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What Playoff Expansion Means For The Patriot League

The long-rumored expansion to the FCS playoffs came true late Friday of last week. Starting in 2010, the NEC and Big South will have automatic bids into the FCS playoffs, and NEC schools and Big South schools couldn't be more delighted with the announcement.

Below, I list the three immediate impacts that playoff expansion has on the Patriot League from my perspective.

Impacts
  1. The NEC and the Big South will be offering more free education. With their brand-new shot at the FCS championship, you can bet that neither league will stand pat and not want to compete. The NEC is likely to bump up their scholarship levels - right now they offer 30, and it's likely to be bumped up to 45 in 2009, and maybe even 63 come 2010. They may find some level of resistance from the smaller schools in their league, like St. Francis (PA) and Sacred Heart, but the pressure of competition is probably too great. Similarly, Big South schools also haven't always been funding a full array of scholarships either, but the pressure on VMI, Gardner-Webb and Charleston Southern will be enormous to "cowboy up" with schools that are already there or close to it: Coastal Carolina, Liberty and Stony Brook.
  2. Any recruiting advantage of "playing for a national championship" will disappear with NEC schools. Patriot League recruiting is hard and becoming harder with more and more free education around them with the full array of NEC schools and Stony Brook. But there was always that autobid that the Patriot League could always dangle in front of a recruit to say that "we have access to the championship, and if you go to Central Connecticut State you very likely won't have that chance." In 2010, that recruiting advantage is gone.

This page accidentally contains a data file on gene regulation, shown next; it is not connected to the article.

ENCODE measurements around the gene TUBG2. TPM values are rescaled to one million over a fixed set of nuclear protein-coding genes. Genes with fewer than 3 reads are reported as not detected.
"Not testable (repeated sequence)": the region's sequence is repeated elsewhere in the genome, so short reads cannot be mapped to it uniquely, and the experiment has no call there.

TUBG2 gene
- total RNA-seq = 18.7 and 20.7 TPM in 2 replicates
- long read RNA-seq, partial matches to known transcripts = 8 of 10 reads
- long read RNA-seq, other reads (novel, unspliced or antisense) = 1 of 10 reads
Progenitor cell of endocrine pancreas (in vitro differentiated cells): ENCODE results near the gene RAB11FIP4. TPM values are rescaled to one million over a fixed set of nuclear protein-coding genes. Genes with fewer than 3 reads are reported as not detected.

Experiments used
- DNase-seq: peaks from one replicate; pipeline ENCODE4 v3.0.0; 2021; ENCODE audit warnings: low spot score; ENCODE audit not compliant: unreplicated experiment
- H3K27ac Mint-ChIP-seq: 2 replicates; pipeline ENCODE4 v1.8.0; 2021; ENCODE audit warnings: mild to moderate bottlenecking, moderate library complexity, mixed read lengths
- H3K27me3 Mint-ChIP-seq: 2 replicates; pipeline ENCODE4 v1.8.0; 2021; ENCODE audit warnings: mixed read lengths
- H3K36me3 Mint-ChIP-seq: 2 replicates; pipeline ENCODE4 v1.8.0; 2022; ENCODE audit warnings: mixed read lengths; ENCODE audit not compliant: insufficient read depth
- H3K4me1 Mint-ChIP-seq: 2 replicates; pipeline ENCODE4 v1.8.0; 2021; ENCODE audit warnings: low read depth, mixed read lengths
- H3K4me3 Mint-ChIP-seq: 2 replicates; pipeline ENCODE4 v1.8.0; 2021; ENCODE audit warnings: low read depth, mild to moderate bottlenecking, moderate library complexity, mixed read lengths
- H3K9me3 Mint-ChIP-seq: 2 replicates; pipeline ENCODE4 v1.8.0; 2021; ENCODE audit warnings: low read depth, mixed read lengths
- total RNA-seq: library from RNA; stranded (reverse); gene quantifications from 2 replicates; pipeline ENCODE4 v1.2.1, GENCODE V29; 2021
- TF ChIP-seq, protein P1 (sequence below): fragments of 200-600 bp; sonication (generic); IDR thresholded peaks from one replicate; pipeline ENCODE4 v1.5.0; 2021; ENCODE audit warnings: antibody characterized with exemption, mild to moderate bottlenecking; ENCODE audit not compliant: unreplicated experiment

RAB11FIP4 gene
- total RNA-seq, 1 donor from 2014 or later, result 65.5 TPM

3. If nothing is done, the Patriot League will continue to slide. A long-overdue overhaul of the AI - very likely simply the formal adoption of an Ivy League-like banding system - may seem like enough to the Patriot League presidents to stay competitive. But it's clearly not the solution, with more and more free education luring away the remaining middle-class students that may want to look at a Patriot League education but are put off by the need to apply for financial aid. A partial scholarship model, with a strict Academic Index, mostly need-based aid for football players combined and some scholarships to get good middle-class students, could be a powerful combination competitively, while still keeping academic integrity intact and increasing economic diversity. But if solutions like that aren't considered - or if AI reform is considered "good enough" - we could see what Lafayette head coach Frank Tavani feared most: that things might be "staying the same [while we] watch the level of play diminish".

Comments

Anonymous said…
the pl most definatly needs to adjust or wont be able to compete against the caa and other elite conferences.


where are your pics from the brown/white game? you took some good ones last year and i've been looking forward to seeing this years batch.
LehighWrestling said…
Hello, When will the Lehigh brown and white pics be up?
Anonymous said…
Al Pierce was your best defender last year, by far.

If he impressed you guys the most during the spring game I assume you mean most improvement... and that makes me nervous.



-Opposing Offensive Player

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